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How to create PowerPoint slides right from R

InfoWorld | Feb 3, 2022

Learn how to generate PowerPoint slide presentations right from R with R Markdown. Plus: Create interactive HTML slides with the xaringan package.

Copyright © 2022 IDG Communications, Inc.

Hi, I’m Sharon Machlis at IDG, here with Episode 68 of Do More With R: Generate PowerPoint slides straight from R. Or, create HTML presentation slides.

There are lots of ways to share results of your R analysis: compiled reports, interactive apps, even in the body of an email.

But sometimes, you want a slide presentation. It’s easy to generate one directly from your R code – complete with charts and graphs – right from an R Markdown document.

Let’s take a look.

To create a PowerPoint from R, you need three things on your system:
• PowerPoint or OpenOffice,
• The rmarkdown package, version 1.9 or later, and
• Pandoc version 2.0.5 or newer.

Pandoc isn’t an R package. It’s not R at all; it’s a separate piece of open-source software designed for file-format conversions.

RStudio ships with Pandoc, so you probably have a version of it installed if you use RStudio. You can run rmarkdown’s pandoc_version() function to see if you’ve got it installed and if so, what version. If your pandoc is too old, try updating RStudio (or install pandoc directly from

Next, create an R Markdown document. If you do that from RStudio’s menu with File > New File > R Markdown, you’ll have a few choices. If you click on tthat second choice, Presentation, there’s an option right there for PowerPoint!

Here’s the result. If I save that and then “knit” it by clicking the knit button, you’ll see what happens.

You can see there are slides here that show you some basics of how to mix text and plots from R code in your markdown document.

So how did R know where to break the content into new slides? The default is “the highest level of headline that’s not followed immediately by another headline”. In this case that’s headline level 2, all the slide titles starting with the two pound signs. If I were to change any of these headlines to one pound sign, then the slides would break only at those. Notice that if there’s too much content for a slide, content runs off the edge.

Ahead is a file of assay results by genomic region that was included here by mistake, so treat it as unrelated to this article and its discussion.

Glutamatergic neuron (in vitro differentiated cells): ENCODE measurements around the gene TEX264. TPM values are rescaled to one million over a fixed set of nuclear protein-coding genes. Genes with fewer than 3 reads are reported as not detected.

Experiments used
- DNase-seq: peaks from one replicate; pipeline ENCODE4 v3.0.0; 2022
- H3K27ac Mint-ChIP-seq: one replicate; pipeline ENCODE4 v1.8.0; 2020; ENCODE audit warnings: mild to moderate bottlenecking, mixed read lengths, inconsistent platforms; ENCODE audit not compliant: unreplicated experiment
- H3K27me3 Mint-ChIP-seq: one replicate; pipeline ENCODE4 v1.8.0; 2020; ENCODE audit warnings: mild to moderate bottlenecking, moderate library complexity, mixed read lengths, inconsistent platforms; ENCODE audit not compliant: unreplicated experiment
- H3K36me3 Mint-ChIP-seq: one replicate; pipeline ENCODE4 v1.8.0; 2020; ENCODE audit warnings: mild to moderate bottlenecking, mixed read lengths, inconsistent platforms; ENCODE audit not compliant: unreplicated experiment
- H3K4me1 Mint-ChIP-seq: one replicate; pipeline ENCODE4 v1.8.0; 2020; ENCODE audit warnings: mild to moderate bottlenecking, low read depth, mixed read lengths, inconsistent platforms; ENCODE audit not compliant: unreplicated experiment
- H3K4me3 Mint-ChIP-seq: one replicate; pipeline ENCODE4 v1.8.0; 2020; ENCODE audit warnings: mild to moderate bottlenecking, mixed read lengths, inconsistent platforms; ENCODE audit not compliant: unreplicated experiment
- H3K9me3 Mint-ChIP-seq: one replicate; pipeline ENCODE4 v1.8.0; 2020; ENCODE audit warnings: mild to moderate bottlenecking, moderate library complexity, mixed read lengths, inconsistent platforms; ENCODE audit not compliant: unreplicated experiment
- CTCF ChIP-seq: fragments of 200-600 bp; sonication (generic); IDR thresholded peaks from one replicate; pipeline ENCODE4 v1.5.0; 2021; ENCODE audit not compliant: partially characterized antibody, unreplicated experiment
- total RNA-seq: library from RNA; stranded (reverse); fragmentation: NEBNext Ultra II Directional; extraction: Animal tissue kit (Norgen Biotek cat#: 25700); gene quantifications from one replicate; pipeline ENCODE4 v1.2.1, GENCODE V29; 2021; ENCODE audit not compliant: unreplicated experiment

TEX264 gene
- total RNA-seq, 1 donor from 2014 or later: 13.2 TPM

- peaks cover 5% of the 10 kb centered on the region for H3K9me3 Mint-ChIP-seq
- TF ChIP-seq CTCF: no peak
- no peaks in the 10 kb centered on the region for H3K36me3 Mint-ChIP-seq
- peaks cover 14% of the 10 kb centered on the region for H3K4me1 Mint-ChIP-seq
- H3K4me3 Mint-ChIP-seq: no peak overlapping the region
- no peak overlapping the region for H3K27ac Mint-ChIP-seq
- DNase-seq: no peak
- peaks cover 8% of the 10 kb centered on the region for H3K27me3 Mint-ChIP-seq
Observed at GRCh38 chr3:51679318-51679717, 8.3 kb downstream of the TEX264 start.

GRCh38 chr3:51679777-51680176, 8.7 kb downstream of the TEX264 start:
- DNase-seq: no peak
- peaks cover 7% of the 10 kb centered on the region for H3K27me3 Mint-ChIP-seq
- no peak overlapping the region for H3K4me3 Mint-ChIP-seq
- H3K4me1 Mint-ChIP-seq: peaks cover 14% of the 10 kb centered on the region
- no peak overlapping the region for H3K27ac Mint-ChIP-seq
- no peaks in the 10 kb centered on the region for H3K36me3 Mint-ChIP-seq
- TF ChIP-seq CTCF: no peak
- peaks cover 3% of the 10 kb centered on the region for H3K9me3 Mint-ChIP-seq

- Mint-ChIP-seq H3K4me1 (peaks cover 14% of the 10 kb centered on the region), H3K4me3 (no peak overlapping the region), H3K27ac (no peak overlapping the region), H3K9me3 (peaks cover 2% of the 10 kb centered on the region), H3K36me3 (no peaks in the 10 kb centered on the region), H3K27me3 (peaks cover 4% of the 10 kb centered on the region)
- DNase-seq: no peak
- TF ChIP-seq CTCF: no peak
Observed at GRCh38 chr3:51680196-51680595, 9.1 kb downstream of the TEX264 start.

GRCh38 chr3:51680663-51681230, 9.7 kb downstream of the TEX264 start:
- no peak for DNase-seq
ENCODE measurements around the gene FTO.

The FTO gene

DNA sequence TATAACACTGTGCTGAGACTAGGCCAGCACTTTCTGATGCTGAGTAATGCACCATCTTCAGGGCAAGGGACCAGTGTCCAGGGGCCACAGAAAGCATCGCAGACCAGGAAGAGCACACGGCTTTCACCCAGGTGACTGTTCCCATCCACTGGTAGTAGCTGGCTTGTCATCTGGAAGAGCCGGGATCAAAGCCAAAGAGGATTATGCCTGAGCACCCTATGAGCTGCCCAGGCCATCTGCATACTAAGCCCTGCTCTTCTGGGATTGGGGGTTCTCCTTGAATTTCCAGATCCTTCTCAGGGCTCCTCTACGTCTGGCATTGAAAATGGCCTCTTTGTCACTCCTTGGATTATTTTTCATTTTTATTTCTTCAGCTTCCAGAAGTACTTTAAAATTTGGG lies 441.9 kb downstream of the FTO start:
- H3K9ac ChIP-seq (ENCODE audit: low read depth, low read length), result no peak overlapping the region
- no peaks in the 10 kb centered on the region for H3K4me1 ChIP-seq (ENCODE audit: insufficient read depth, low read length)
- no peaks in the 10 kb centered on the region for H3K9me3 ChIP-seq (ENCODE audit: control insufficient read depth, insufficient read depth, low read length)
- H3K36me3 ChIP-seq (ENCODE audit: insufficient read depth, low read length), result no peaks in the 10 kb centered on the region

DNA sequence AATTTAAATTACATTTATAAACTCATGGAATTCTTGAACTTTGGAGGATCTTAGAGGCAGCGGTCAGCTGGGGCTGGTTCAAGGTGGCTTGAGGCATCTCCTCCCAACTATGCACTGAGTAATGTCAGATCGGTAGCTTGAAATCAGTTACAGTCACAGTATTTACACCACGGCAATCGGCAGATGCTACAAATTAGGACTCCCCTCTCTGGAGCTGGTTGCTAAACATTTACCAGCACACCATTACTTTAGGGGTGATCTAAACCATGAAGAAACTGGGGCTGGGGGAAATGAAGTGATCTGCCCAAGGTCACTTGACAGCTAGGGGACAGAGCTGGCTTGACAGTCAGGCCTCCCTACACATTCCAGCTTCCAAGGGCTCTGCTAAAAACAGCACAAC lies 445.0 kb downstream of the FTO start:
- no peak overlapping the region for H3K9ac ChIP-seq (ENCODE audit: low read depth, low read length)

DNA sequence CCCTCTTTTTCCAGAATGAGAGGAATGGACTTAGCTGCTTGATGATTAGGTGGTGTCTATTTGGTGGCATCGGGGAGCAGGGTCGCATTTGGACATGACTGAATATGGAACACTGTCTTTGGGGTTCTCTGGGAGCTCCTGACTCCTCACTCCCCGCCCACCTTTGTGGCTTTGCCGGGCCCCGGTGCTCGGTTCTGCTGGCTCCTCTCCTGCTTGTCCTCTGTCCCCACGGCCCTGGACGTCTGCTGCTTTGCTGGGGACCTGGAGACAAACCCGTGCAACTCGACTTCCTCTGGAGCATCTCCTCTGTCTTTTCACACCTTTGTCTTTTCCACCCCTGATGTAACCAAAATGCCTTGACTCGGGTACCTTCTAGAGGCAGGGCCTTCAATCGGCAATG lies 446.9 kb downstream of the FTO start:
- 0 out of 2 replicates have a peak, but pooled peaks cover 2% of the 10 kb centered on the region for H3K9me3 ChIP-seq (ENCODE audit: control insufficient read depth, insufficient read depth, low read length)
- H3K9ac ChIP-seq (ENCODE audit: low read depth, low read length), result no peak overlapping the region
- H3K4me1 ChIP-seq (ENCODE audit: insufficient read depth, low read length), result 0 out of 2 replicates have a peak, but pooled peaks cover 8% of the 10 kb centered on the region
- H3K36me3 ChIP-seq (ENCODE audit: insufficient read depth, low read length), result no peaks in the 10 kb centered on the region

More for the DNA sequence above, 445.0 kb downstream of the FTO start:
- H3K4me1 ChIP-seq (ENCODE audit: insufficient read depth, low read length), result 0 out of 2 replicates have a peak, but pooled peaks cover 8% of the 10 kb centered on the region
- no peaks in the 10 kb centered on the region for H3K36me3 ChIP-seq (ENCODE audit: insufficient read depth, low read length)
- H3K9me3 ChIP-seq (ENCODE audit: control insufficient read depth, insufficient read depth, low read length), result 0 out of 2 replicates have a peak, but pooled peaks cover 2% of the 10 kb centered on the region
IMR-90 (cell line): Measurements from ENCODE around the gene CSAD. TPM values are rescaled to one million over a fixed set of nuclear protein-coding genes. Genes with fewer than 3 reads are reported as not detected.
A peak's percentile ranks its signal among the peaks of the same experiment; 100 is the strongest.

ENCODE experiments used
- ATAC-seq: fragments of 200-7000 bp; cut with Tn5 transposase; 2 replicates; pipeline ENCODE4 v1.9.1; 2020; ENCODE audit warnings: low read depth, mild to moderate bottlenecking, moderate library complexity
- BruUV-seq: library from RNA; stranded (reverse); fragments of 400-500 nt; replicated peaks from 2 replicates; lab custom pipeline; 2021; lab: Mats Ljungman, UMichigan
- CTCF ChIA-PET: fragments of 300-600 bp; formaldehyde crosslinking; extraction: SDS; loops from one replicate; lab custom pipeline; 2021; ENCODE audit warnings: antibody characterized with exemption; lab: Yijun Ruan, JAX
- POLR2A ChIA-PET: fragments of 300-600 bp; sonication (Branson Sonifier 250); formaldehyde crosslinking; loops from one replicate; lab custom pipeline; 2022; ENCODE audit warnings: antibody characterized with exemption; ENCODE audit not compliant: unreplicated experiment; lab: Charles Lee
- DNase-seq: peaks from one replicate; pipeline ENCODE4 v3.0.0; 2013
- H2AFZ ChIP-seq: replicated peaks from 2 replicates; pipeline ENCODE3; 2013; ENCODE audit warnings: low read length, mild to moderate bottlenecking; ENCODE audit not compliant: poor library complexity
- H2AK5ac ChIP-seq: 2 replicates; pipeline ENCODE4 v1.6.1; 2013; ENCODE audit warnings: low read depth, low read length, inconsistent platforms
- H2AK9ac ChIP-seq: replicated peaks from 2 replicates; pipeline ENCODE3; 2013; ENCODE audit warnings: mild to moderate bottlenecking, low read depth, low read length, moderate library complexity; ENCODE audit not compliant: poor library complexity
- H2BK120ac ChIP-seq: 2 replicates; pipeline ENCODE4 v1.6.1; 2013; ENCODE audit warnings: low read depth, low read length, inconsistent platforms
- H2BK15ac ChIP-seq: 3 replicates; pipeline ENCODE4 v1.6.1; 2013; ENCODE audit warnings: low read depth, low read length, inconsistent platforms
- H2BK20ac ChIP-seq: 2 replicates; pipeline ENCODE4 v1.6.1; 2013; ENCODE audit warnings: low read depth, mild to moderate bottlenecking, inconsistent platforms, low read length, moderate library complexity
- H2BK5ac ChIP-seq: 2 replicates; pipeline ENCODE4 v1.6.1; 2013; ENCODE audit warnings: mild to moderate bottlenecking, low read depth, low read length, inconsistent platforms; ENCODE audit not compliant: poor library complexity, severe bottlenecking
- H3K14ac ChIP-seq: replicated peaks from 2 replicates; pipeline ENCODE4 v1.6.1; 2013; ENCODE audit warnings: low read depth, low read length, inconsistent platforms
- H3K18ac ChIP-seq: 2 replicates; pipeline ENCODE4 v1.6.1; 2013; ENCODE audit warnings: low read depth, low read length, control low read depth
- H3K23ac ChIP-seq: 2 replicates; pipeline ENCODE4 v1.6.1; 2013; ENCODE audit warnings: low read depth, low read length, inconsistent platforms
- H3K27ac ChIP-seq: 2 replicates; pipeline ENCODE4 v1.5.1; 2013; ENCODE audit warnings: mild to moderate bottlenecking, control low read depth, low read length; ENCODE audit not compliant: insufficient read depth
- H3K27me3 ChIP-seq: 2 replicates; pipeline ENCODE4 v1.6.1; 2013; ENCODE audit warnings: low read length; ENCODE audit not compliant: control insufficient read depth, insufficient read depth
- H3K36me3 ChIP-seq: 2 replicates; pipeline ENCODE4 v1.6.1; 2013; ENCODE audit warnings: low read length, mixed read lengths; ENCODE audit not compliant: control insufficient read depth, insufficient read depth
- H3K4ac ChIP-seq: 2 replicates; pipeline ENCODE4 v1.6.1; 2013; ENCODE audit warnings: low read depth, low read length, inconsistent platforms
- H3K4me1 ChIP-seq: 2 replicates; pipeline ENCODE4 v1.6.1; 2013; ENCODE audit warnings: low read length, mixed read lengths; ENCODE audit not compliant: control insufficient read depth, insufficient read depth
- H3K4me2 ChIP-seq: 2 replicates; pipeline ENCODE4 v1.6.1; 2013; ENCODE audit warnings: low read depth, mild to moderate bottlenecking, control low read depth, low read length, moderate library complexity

You don’t need to use that default rule, though. You can set what headline level to divide your document into new slides. That’s done in the doc’s YAML header, with the slide_level option.

But if you don’t want to fiddle with all that, you can divide content into new slides manually with 3 dashes. Make sure the 3 dashes are on a completely new line.

Now let’s look at an R Markdown file that’s a bit more interesting, at least for me.

Here I’m importing a file I wrote with a couple of functions to get latest forecast data from the National Weather Service API. (If you’re interested in details on those, check out this video’s associated InfoWorld article – if you’re watching on YouTube, link is in the description).

Notice the R chunk options I’ve set: echo FALSE, so my R code doesn’t show up in my slides; and also warning and message to FALSE, so those don’t show up in my slides either. I’ve also set cacheing to TRUE, which I’d never do for a file I want to update regularly; I just did that to save time on the video. Then I added code to plot high and low temperature forecasts for 3 cities: New York, San Francisco, and Honolulu.

And here I’ve got my R plots in a PowerPoint. Every time I want an updated version, I just need to re-run the document. I could even set this up to run automatically using Windows scheduler or launchd on a Mac.

If you want a different default font or font size for your slides, you can set those with a reference PowerPoint document and add that in the YAML header. I did that for these slides with a PowerPoint file I called CorporateStyle. It’s a regular PowerPoint file and not a PowerPoint template; I went into the Master Slide view and set some styles. That’s View > Slide Master in the PowerPoint menu.

This is great if you specifically need a PowerPoint document. One thing it lacks, though, is interactivity. For example, you can’t roll over a graph and see underlying data.

You could if these were HTML slides, though.

There are a few ways to generate HTML slides from R. One of the most popular is with the xaringan R package. xaringan is built on top of the remark dot j-s JavaScript library. It’s got a bit of a learning curve to do more than the basics, but the look and feel is extremely customizable.

xaringan would need its own video series to cover all you can do with it (and honestly, I’m not a power user yet). This is a pretty basic xaringan file using mostly defaults. 3 dashes create a new slide. That first slide after the title slide won’t display; it’s setting defaults for the other slides. Layout TRUE means “this is a slide setting up layout defaults.” Class center sets everything – header text, graphics – centered unless I specifically code it otherwise.

I’m using one of my favorite dataviz packages, echarts4r, to create a function to graph my weather data. Let me knit this file and open the results in a new browser window.

There’s a ton more you can do with xaringan, from adding your own CSS file to creating your own theme to adding animations. I’ve included links to a few xaringan resources in this video’s associated InfoWorld article.

That’s it for this episode, thanks for watching! For more R tips, head to the Do More With R page at bit-dot-l-y slash do more with R, all lowercase except for the R. You can also find the Do More With R playlist on YouTube’s IDG Tech Talk channel where you can subscribe so you never miss an episode. Hope to see you next time. Stay healthy and safe, everyone!

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